Preeclampsia is a pregnancy complication causing severe health risks for both the mother and her unborn child. Usually, a physician will diagnose preeclampsia after the 20th week of pregnancy, if the mother develops dangerously highly blood pressure and protein is found in her urine. The physician should then carefully monitor the mother’s high blood pressure and related conditions, and plan for an early, if not immediate, delivery. If a doctor fails to diagnose preeclampsia in time, complications can include seizures, multiple organ failure, and the death of the expectant mother and/or the baby. Many babies who survive develop birth injuries, which may include permanent brain damage, seizure disorders, intellectual disabilities, cerebral palsy, developmental delays, and more.
If you or your loved one suffered from undiagnosed preeclampsia, contact us today for a free case evaluation. Call (440) 276-3535 or fill out our online form to speak to our birth injury attorneys in Cleveland.
How Medical Negligence Leads to Preeclampsia
Preeclampsia is usually diagnosed during routine prenatal appointments during blood pressure checks. If the expectant mother has two blood pressure readings at an abnormally high level (over 140/90) taken at least four hours apart, it can indicate a risk of preeclampsia. A competent obstetrician will then order blood, urine, or ultrasound tests to confirm a diagnosis. The doctor should also check the patient for common symptoms of preeclampsia such as complaints of headaches, blurred vision or abdominal pain, and evidence of swelling in the hands and face.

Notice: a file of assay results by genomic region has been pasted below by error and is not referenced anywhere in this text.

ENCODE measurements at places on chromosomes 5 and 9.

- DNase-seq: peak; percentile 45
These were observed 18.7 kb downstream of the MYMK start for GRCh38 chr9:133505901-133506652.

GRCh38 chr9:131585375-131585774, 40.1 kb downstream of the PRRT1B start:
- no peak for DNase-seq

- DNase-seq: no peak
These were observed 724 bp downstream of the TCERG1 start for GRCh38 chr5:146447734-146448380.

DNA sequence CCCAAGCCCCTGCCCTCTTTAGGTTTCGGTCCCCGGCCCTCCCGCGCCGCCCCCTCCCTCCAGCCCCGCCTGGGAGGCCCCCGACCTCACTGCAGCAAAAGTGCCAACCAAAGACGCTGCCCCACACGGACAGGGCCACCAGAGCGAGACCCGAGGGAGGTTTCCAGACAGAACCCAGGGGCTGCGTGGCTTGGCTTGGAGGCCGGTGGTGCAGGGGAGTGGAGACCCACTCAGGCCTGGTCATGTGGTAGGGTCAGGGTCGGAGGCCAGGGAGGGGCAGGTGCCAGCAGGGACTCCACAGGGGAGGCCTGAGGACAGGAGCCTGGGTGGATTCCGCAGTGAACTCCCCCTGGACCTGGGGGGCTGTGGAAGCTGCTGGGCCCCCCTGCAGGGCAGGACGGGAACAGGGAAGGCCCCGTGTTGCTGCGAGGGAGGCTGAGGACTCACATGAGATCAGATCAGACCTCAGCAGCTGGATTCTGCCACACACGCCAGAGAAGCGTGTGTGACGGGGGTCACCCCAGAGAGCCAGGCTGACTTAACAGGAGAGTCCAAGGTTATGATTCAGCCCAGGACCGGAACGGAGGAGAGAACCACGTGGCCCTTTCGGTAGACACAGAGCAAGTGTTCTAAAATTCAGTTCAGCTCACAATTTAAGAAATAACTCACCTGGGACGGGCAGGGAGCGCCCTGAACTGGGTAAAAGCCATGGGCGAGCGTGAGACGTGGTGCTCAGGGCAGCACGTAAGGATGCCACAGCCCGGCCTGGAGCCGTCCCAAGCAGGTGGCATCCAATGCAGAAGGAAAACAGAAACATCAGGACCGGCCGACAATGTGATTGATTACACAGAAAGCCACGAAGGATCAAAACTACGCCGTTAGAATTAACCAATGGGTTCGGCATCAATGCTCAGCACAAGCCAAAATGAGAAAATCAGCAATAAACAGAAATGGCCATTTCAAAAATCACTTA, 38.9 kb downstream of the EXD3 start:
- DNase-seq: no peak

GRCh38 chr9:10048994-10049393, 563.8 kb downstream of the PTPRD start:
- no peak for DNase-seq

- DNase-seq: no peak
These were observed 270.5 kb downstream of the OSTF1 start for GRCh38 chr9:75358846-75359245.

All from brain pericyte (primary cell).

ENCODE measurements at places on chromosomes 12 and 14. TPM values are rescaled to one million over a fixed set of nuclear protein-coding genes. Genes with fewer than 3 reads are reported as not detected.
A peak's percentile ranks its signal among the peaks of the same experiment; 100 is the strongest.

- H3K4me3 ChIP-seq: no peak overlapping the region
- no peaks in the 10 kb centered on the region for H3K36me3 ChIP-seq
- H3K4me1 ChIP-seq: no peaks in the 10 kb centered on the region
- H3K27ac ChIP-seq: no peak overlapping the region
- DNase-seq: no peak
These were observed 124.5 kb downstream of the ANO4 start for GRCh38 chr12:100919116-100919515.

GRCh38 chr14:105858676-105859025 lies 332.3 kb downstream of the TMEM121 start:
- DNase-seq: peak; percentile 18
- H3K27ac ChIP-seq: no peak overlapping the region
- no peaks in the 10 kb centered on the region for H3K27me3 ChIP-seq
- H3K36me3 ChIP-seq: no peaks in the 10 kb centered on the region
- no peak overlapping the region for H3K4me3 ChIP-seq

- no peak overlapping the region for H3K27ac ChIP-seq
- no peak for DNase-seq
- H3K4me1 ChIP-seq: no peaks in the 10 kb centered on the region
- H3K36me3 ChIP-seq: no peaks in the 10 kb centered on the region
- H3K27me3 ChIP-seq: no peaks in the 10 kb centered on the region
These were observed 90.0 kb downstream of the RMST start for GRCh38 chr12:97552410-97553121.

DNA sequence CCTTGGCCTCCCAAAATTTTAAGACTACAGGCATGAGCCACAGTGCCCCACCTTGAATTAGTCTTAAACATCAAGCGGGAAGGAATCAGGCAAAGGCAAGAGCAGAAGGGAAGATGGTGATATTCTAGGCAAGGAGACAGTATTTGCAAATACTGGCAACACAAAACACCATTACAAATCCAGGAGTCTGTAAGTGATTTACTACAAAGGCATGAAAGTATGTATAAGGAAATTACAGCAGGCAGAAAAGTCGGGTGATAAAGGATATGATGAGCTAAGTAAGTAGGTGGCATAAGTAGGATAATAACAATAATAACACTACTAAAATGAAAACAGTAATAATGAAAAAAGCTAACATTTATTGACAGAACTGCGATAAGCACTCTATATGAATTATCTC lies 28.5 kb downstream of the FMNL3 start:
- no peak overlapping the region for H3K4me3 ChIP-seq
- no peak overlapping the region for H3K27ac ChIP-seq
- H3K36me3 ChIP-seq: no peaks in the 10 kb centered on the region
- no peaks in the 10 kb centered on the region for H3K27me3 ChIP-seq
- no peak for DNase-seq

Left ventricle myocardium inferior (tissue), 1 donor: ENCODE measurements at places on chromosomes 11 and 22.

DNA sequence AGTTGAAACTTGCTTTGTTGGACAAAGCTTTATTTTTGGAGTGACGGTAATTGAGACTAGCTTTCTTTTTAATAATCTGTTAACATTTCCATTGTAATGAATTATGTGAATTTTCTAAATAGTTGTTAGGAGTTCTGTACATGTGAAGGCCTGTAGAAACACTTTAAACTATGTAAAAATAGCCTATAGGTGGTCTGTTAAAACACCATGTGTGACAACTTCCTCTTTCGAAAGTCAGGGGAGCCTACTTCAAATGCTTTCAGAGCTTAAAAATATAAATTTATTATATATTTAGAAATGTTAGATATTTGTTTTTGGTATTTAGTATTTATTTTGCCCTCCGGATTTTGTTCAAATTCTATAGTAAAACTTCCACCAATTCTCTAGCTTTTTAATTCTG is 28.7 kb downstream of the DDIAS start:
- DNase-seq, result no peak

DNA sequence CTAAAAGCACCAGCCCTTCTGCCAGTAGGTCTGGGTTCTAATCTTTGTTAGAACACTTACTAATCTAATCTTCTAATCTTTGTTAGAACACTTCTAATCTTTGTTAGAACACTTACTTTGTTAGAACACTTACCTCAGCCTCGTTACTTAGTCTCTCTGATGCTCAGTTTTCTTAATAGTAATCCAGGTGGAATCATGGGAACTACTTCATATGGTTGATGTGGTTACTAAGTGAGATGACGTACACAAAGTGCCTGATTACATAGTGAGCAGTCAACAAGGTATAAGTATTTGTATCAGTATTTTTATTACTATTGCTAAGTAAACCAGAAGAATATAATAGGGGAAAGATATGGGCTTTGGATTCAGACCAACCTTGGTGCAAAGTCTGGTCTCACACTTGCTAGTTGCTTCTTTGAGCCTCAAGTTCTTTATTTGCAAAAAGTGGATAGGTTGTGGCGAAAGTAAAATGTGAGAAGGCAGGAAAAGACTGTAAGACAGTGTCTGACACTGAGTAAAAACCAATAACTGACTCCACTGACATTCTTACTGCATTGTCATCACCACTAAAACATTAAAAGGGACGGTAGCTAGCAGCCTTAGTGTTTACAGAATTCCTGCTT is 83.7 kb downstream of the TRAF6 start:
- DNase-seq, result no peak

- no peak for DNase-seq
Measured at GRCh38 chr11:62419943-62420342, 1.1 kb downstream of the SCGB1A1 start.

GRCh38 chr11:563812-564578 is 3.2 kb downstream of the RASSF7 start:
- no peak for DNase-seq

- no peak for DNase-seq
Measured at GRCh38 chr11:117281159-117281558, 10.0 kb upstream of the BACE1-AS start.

Other risk factors for preeclampsia include:
- Having medical conditions such as obesity, chronic high blood pressure, Type 1 or 2 diabetes, kidney disease, lupus, migraine headaches or a family history of preeclampsia
- Being a teenage mother or over 40 years old at the time of pregnancy
- First pregnancy
- Carrying multiple fetuses (e.g. twins)
- A family history of preeclampsia
The only treatment for preeclampsia is to deliver the fetus. If the obstetrician fails to recognize the risk factors, fails to identify signs and symptoms, and/or fails to treat them properly, it can result in major birth injuries, if not the death of the expectant mother and/or unborn child.
Our Preeclampsia Lawyers at The Mellino Law Firm Can Help
If you, your child or your loved one was harmed or died because a physician failed to correctly diagnose or treat preeclampsia, you may be entitled to compensation for your physician’s negligence. You may also be eligible to start a medical malpractice lawsuit or wrongful death claim. We have over 30 years of experience representing injured victims and have a solid record of holding those responsible accountable for their actions.
Call (440) 276-3535 to schedule a free consultation or contact us online today for a free, no-obligation case evaluation.